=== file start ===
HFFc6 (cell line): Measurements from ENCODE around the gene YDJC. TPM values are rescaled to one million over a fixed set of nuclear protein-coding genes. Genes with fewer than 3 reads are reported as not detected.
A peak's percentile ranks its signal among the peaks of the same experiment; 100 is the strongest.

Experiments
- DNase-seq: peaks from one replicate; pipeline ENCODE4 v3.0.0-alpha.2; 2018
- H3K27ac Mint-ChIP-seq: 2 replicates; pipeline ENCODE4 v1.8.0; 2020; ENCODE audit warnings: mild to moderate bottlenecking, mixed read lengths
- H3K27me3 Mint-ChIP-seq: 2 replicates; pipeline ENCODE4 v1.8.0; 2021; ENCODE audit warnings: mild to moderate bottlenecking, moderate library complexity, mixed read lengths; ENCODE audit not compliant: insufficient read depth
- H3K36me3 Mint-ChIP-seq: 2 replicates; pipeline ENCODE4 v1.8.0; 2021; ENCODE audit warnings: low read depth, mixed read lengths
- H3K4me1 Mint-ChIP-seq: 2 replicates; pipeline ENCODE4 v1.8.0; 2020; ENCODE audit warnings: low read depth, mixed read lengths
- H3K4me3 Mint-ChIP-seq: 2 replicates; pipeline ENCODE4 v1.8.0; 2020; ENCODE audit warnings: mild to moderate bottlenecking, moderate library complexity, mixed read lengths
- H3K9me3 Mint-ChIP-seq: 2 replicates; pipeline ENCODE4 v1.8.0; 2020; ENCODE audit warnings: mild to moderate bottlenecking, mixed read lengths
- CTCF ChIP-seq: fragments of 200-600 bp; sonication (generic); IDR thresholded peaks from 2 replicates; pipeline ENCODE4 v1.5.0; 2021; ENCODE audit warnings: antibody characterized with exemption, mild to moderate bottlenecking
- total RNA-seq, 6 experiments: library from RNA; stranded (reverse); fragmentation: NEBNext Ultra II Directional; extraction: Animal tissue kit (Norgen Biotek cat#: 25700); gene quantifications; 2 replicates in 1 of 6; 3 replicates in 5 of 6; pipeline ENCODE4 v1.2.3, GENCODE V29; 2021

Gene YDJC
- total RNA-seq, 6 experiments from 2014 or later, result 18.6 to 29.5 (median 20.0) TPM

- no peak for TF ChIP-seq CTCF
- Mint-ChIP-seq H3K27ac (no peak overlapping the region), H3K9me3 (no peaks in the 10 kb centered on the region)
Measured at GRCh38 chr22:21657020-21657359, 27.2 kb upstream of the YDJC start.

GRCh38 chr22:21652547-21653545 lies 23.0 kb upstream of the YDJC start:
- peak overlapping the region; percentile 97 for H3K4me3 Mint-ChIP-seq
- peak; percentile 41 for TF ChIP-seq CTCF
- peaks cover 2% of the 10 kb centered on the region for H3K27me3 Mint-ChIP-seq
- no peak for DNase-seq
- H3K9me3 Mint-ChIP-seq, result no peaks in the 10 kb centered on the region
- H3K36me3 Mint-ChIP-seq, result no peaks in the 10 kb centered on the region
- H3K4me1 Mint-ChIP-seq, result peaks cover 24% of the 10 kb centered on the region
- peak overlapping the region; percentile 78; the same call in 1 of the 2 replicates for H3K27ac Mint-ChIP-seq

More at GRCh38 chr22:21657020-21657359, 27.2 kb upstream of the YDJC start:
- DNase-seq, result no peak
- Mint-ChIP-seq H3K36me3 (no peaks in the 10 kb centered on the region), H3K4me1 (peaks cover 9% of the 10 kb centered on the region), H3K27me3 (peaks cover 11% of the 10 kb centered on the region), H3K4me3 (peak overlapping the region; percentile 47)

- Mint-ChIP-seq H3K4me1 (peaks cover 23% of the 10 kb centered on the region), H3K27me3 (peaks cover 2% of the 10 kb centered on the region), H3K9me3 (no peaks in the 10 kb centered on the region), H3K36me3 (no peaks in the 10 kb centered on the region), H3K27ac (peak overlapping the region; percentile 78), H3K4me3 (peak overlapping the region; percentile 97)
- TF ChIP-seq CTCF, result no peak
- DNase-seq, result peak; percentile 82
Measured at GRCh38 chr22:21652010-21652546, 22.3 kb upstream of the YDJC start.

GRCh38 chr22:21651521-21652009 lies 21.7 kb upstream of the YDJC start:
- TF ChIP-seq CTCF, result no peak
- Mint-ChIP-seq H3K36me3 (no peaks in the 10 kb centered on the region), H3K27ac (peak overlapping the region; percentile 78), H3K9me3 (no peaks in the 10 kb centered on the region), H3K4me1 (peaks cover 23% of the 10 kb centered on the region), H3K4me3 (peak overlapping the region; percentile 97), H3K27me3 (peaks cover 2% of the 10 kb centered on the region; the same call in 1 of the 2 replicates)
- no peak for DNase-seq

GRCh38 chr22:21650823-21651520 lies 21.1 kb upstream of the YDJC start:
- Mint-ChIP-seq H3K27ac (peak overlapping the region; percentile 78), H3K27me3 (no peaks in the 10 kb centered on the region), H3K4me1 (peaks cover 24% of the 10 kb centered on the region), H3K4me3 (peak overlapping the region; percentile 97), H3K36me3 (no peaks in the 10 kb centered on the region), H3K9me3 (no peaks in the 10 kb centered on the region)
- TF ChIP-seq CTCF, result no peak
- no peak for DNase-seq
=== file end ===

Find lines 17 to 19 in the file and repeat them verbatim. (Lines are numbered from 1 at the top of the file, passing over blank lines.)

Measured at GRCh38 chr22:21657020-21657359, 27.2 kb upstream of the YDJC start.

GRCh38 chr22:21652547-21653545 lies 23.0 kb upstream of the YDJC start:
- peak overlapping the region; percentile 97 for H3K4me3 Mint-ChIP-seq